Containment Policies

Rather than engage in a war with South Korea, the North Korean regime has actively sought to contain and control its nuclear weapons. This includes its recent efforts to establish a more cooperative relationship with South Korea and the United States. North Korea has also been granted relief from some of the international sanctions which had previously imposed on it.
These efforts have been met with some success, as the United States and South Korea have both adopted a “diplomatic engagement” policy with North Korea. This entails greater dialogue and the provision of humanitarian aid, in exchange for concessions from the North Korean government. The US and South Korea have also suspended their joint military exercises near the North Korean border.

Mutual Benefit

North Korea is acutely aware of the benefits that can be gained from a peaceful coexistence with South Korea. Even though a war of any kind is highly undesirable from North Korea’s perspective, the benefits of improved bilateral relations are much more appealing. The North Korean leadership can gain concessions from the South by engaging in dialogue and cooperation, without sacrificing its domestic political and military strength.
North Korea is also mindful of the potential for international condemnation if it chooses to resort to military aggression. Kim Jong Un understands that no matter how much military strength he has at his disposal, an attack on South Korea would likely backfire. As a result, North Korea is likely to continue its current path of diplomatic engagement with its neighbor in order to maximize its own strategic interests.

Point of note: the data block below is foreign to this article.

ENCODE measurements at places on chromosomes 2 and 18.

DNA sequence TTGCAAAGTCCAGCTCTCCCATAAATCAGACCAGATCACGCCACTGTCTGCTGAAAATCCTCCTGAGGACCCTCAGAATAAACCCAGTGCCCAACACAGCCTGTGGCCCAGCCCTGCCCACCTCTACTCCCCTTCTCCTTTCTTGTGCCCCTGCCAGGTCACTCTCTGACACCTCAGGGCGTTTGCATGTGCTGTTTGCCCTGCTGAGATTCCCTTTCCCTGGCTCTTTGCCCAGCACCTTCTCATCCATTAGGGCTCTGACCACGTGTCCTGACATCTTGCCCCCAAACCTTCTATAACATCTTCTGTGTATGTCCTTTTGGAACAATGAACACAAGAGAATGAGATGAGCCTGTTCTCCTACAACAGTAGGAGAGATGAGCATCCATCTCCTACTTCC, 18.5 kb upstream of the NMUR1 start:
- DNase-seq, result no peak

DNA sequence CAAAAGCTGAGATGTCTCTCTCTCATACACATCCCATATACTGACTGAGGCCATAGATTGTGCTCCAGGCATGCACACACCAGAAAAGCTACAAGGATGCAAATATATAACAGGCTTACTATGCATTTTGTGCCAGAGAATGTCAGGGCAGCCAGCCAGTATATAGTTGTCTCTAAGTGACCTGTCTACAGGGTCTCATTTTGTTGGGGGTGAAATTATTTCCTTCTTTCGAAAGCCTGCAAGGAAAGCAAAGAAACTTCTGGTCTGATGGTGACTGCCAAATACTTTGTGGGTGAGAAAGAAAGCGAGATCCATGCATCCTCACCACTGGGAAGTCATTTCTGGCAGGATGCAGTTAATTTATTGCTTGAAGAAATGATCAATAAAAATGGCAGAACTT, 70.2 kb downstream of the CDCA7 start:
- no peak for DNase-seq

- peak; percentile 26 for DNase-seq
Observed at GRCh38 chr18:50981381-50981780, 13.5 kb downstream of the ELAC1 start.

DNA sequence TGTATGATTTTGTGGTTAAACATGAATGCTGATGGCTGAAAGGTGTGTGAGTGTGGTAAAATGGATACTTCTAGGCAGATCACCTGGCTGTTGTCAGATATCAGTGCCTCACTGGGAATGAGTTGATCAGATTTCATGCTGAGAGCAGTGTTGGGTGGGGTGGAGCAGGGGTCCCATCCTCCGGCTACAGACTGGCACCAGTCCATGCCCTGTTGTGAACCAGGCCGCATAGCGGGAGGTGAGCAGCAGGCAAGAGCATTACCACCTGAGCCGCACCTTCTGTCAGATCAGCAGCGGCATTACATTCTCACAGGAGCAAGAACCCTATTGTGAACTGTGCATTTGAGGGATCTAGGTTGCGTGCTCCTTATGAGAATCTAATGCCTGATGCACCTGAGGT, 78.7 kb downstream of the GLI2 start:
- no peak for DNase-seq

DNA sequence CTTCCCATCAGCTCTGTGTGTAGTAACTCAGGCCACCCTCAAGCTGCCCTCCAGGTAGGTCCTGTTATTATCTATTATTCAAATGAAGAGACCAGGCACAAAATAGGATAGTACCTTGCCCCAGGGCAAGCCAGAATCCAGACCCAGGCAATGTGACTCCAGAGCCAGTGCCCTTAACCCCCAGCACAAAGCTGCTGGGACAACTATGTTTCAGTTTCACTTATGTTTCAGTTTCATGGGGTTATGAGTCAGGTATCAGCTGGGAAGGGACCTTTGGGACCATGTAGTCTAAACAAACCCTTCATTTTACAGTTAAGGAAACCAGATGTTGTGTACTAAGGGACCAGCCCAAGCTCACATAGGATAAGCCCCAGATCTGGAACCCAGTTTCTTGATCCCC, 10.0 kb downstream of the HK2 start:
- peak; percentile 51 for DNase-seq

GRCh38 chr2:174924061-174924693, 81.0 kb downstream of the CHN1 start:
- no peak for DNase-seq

Increasing Diplomatic Activity

The recent meetings between the United States and North Korea are indicative of the direction that this situation is likely to take. The US is emphasizing the prospects of economic development and closer international relations, while North Korea is maintaining its commitment to denuclearization.
Both countries are also engaging in increasing levels of communication, both publicly and privately, and North Korea is signaling its willingness to engage in more open dialogue and collaboration. This dialogue is essential for a more stable and secure region, and it is telling of North Korea’s commitment to remaining peaceful and cooperative.

Prospects for Peaceful Unification

At present, North Korea is in a unique and nearly unprecedented situation. The North Korean economy is in shambles and its international legitimacy is fragile at best. Despite the aggressive posturing of its leader, North Korea is unlikely to initiate a military conflict with South Korea.
As both countries explore diplomatic solutions to the current impasse, there is a glimmer of optimism that the two Koreas could ultimately reunite peacefully. It is clear that both countries stand to gain if they move towards a more cooperative relationship. If both sides continue to move towards a constructive collaboration, then perhaps the prospect of peaceful unification is not just a distant dream.

Cassie Grissom is an American journalist and author living in Seoul, South Korea. She has been studying the Korean peninsula since 2011, and her work focuses on understanding human rights issues in North Korea. In addition to her work as an author, Cassie is an active advocate for human rights in North Korea. She regularly shares stories about life in North Korea with international audiences to raise awareness of the plight of its citizens.